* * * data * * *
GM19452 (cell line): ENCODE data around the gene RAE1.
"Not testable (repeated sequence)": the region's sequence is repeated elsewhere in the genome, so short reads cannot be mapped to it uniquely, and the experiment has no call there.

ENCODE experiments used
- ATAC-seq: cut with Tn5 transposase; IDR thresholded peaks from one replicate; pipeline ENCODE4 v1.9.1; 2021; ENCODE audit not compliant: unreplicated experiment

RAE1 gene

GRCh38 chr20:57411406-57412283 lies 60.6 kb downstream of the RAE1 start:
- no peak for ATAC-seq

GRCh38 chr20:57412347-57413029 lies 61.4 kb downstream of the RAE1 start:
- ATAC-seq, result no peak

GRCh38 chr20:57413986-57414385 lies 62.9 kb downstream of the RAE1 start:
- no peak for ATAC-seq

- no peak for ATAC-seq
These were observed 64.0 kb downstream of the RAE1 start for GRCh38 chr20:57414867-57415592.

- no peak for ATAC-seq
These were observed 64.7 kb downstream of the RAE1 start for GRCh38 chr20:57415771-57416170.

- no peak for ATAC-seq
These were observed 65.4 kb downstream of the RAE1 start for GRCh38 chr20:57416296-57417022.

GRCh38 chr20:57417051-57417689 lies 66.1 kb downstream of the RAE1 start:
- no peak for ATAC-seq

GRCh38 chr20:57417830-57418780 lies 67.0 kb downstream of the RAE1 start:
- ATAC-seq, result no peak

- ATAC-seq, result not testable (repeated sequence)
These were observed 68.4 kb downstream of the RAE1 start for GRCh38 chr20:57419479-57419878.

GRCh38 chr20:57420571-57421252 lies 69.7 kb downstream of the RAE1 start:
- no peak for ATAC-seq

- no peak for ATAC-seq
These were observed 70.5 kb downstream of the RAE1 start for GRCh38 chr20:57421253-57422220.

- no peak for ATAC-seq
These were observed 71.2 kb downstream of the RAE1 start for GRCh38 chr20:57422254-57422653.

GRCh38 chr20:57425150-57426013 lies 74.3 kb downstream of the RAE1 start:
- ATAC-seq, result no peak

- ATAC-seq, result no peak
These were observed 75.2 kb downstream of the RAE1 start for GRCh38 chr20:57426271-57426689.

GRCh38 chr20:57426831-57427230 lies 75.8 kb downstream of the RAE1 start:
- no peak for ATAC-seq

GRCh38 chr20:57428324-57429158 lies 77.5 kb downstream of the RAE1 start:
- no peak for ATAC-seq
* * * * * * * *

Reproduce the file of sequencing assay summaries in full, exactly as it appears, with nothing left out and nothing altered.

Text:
GM19452 (cell line): ENCODE data around the gene RAE1.
"Not testable (repeated sequence)": the region's sequence is repeated elsewhere in the genome, so short reads cannot be mapped to it uniquely, and the experiment has no call there.

ENCODE experiments used
- ATAC-seq: cut with Tn5 transposase; IDR thresholded peaks from one replicate; pipeline ENCODE4 v1.9.1; 2021; ENCODE audit not compliant: unreplicated experiment

RAE1 gene

GRCh38 chr20:57411406-57412283 lies 60.6 kb downstream of the RAE1 start:
- no peak for ATAC-seq

GRCh38 chr20:57412347-57413029 lies 61.4 kb downstream of the RAE1 start:
- ATAC-seq, result no peak

GRCh38 chr20:57413986-57414385 lies 62.9 kb downstream of the RAE1 start:
- no peak for ATAC-seq

- no peak for ATAC-seq
These were observed 64.0 kb downstream of the RAE1 start for GRCh38 chr20:57414867-57415592.

- no peak for ATAC-seq
These were observed 64.7 kb downstream of the RAE1 start for GRCh38 chr20:57415771-57416170.

- no peak for ATAC-seq
These were observed 65.4 kb downstream of the RAE1 start for GRCh38 chr20:57416296-57417022.

GRCh38 chr20:57417051-57417689 lies 66.1 kb downstream of the RAE1 start:
- no peak for ATAC-seq

GRCh38 chr20:57417830-57418780 lies 67.0 kb downstream of the RAE1 start:
- ATAC-seq, result no peak

- ATAC-seq, result not testable (repeated sequence)
These were observed 68.4 kb downstream of the RAE1 start for GRCh38 chr20:57419479-57419878.

GRCh38 chr20:57420571-57421252 lies 69.7 kb downstream of the RAE1 start:
- no peak for ATAC-seq

- no peak for ATAC-seq
These were observed 70.5 kb downstream of the RAE1 start for GRCh38 chr20:57421253-57422220.

- no peak for ATAC-seq
These were observed 71.2 kb downstream of the RAE1 start for GRCh38 chr20:57422254-57422653.

GRCh38 chr20:57425150-57426013 lies 74.3 kb downstream of the RAE1 start:
- ATAC-seq, result no peak

- ATAC-seq, result no peak
These were observed 75.2 kb downstream of the RAE1 start for GRCh38 chr20:57426271-57426689.

GRCh38 chr20:57426831-57427230 lies 75.8 kb downstream of the RAE1 start:
- no peak for ATAC-seq

GRCh38 chr20:57428324-57429158 lies 77.5 kb downstream of the RAE1 start:
- no peak for ATAC-seq